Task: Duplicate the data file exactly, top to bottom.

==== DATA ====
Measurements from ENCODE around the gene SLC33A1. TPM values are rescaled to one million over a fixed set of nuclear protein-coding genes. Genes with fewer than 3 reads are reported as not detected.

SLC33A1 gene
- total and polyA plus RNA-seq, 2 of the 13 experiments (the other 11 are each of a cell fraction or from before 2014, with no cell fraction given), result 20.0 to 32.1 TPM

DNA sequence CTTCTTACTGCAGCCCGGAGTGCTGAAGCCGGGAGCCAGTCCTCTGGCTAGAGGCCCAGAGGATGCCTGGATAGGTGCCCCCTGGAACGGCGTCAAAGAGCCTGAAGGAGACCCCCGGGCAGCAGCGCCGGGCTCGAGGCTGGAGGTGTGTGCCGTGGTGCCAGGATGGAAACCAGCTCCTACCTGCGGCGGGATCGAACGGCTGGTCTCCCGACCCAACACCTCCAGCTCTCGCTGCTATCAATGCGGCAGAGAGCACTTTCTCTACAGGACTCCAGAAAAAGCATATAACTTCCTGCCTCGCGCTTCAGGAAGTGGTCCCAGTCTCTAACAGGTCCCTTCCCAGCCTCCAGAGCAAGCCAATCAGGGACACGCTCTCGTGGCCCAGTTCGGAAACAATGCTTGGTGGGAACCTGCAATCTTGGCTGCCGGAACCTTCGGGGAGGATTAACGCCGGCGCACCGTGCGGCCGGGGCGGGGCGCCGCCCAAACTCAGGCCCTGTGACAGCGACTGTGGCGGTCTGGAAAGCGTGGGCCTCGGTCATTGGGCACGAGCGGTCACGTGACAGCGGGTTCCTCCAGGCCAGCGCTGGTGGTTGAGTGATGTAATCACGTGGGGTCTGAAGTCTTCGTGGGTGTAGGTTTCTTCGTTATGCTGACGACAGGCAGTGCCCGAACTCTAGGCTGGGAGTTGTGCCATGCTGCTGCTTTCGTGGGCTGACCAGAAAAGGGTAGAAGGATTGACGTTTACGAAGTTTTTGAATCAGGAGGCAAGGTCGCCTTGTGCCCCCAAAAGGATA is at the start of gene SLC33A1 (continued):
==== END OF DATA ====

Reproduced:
Measurements from ENCODE around the gene SLC33A1. TPM values are rescaled to one million over a fixed set of nuclear protein-coding genes. Genes with fewer than 3 reads are reported as not detected.

SLC33A1 gene
- total and polyA plus RNA-seq, 2 of the 13 experiments (the other 11 are each of a cell fraction or from before 2014, with no cell fraction given), result 20.0 to 32.1 TPM

DNA sequence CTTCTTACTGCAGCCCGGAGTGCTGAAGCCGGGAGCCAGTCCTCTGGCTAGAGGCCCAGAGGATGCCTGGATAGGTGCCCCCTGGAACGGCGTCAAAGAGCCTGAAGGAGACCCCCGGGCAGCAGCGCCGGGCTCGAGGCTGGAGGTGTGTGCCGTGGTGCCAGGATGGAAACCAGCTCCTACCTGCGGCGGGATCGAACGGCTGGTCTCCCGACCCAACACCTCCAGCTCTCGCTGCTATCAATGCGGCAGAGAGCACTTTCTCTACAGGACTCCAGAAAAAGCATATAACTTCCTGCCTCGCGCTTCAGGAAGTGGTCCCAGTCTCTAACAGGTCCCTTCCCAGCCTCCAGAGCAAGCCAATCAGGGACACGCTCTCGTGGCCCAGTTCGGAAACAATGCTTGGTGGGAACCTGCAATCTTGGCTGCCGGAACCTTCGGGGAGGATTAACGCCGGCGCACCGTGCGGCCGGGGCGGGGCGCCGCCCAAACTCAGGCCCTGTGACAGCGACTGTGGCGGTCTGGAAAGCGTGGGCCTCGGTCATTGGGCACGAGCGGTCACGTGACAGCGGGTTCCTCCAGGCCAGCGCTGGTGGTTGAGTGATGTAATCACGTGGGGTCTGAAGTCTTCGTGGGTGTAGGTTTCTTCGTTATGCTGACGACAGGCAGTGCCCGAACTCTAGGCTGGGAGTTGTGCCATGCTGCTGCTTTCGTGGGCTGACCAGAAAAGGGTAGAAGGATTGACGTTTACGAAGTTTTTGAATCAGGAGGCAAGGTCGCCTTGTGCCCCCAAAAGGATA is at the start of gene SLC33A1 (continued):